STATEHOUSE – The proposed state budget, House Bill (HB) 1001, passed the House today with a 68-28 vote. The budget has a strong focus on high quality job growth, bridging the skills gap, education, building and maintaining infrastructure, protecting the vulnerable, protecting taxpayers and fiscal integrity.
“I’m proud of the work the House has put into making a well-balanced and fair budget this session,” said Rep. DeVon (R-Granger). “Indiana has a long history of taking a conservative approach to handling taxpayers’ money, and I think the priorities we set for this budget reflect that. Increasing the funding for K-12 schools is crucial for the future generations of Hoosiers. We’ll be adding $354 million over the next two years, critical for investing in the future leaders of our state.”
With the additional funding being invested in education, Hoosiers will see tuition support for K-12 programs as well as funding for a preschool pilot program. Higher education will also see a bump in funding as recommended for the Commission on Higher Education. Nearly $200 million will be allocated for capital projects with no debt burden to Hoosier taxpayers resulting in significant interest savings.
Providing a jobs-ready business environment following completion of higher education is essential for retaining our state’s most capable and high-performing students. Indiana has been recognized by numerous publications as one of the most pro-business states in the country, and companies have opened shop here as a result. However, a skills gap exists between job openings and qualified workers, so this budget will allocate $10 million for STEM (science, technology, engineering and mathematics) teachers in schools where they are most needed. Additionally, $36 million will be allocated to the Skills Enhancement Fund to train and educate Hoosier workers.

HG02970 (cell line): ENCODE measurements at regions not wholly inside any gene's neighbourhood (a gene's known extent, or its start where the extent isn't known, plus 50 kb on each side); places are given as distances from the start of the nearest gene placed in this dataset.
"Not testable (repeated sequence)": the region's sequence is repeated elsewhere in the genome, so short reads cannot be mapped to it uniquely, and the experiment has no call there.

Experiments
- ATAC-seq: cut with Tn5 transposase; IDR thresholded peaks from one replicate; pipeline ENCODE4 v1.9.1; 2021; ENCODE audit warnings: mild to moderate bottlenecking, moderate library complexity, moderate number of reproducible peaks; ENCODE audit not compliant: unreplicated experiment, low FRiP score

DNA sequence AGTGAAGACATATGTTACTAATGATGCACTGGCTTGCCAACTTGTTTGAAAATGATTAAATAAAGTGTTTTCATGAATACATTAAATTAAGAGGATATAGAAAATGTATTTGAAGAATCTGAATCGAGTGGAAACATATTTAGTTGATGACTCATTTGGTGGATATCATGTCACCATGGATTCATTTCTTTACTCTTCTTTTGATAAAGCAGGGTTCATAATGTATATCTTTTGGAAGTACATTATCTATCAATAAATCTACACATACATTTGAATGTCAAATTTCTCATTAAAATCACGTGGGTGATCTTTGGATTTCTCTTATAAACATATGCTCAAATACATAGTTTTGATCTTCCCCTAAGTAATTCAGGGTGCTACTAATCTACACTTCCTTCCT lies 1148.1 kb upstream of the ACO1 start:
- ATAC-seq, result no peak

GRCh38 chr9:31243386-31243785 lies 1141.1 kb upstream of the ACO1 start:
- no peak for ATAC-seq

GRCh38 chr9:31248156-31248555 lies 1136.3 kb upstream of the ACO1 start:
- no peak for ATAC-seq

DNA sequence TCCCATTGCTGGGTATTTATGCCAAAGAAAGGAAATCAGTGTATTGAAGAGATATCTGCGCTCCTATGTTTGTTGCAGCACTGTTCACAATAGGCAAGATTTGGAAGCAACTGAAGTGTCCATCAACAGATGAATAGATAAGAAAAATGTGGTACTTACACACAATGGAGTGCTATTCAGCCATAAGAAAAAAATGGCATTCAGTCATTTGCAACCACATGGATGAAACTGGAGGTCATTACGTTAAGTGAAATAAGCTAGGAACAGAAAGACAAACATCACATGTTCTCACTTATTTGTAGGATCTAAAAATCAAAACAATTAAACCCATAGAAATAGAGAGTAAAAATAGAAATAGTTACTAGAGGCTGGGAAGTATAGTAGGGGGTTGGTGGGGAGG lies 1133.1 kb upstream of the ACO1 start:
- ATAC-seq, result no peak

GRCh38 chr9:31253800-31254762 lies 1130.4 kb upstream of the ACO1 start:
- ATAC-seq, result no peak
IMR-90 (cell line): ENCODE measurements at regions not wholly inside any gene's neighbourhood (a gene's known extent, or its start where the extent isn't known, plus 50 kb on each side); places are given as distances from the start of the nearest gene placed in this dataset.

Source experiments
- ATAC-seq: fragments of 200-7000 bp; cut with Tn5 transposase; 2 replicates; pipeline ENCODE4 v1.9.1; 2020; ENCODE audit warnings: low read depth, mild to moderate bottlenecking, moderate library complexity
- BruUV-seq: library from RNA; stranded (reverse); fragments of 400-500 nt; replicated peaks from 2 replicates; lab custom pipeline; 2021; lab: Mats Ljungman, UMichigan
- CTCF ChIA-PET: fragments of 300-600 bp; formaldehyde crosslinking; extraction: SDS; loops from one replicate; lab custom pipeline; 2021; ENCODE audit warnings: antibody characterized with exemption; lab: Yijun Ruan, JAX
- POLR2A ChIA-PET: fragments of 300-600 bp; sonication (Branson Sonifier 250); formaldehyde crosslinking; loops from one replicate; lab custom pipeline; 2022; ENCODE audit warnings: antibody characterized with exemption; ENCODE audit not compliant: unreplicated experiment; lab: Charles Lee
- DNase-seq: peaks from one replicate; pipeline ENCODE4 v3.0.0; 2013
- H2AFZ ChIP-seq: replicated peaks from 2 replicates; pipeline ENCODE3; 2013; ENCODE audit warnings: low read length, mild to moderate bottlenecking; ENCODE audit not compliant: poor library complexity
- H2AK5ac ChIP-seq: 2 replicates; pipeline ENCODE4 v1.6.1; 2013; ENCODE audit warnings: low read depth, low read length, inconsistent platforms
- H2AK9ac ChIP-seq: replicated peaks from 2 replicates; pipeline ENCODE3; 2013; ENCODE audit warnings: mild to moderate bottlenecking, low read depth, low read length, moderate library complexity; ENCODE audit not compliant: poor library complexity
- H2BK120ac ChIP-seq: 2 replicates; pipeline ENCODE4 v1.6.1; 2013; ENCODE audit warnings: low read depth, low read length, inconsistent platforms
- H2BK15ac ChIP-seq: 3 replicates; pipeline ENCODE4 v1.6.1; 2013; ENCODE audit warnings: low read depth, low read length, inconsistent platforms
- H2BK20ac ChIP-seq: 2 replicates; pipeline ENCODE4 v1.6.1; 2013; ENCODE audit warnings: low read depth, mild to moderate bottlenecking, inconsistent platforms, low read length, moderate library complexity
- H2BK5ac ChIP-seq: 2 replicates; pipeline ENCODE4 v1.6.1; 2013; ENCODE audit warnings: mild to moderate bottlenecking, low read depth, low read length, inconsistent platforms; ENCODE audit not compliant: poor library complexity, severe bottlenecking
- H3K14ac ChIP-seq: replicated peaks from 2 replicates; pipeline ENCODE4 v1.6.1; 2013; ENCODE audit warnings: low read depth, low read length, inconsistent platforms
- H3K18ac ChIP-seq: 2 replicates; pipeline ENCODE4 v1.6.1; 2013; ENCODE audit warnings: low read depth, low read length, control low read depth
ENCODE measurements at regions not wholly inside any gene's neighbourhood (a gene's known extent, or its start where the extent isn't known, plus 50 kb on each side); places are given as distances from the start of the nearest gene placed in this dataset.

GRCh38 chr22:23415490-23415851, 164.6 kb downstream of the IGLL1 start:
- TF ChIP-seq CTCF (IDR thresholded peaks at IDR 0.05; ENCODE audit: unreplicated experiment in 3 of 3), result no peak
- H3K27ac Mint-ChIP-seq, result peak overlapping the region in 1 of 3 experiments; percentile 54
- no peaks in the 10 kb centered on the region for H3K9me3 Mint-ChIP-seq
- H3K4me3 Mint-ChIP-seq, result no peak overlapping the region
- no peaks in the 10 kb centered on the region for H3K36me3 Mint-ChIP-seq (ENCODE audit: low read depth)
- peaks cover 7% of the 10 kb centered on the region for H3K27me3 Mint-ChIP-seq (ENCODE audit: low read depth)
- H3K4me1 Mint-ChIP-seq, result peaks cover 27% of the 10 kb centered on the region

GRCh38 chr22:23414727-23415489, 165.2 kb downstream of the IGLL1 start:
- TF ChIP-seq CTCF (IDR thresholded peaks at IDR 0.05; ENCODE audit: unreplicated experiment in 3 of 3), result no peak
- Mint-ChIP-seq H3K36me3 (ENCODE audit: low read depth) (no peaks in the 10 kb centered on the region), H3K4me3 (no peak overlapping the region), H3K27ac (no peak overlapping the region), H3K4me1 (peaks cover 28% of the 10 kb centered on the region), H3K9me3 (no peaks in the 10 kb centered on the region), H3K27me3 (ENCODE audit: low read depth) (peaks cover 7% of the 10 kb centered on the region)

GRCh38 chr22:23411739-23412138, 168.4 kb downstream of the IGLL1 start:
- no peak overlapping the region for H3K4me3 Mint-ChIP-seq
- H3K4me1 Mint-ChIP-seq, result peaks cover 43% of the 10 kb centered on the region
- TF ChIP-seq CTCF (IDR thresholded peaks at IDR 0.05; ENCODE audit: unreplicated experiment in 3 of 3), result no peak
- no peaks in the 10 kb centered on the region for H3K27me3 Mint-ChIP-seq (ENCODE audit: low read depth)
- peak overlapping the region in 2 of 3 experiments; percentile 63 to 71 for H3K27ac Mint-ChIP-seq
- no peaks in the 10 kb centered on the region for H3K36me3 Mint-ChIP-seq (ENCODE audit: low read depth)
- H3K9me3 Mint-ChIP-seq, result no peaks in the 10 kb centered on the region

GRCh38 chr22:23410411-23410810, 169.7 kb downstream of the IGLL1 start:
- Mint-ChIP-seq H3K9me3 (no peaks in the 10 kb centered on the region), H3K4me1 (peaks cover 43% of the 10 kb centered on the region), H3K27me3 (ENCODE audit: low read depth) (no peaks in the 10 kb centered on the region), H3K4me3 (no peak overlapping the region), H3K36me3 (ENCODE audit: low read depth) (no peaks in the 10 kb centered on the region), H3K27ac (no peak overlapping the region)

The proposed budget also provides Hoosiers with tax relief. Under current law, the state death tax will be completely phased out by Jan. 1, 2022. Under the proposed budget, the tax would be completely eliminated by 2018 and would save taxpayers $270 million. The elimination of this tax would help Hoosier farmers and small business owners to keep their land and businesses in the family by protecting their children and grandchildren from having to pay for businesses and properties that have already been paid for.
“Farmers and small business owners should be able to pass down their property or business without financially burdening their children and grandchildren,” said Rep. DeVon. “This is another example of how the proposed budget is protecting Hoosier taxpayers. With a focus on fiscal integrity, I believe Indiana is continuing its track record of taking a conservative approach to boosting the Hoosier economy.”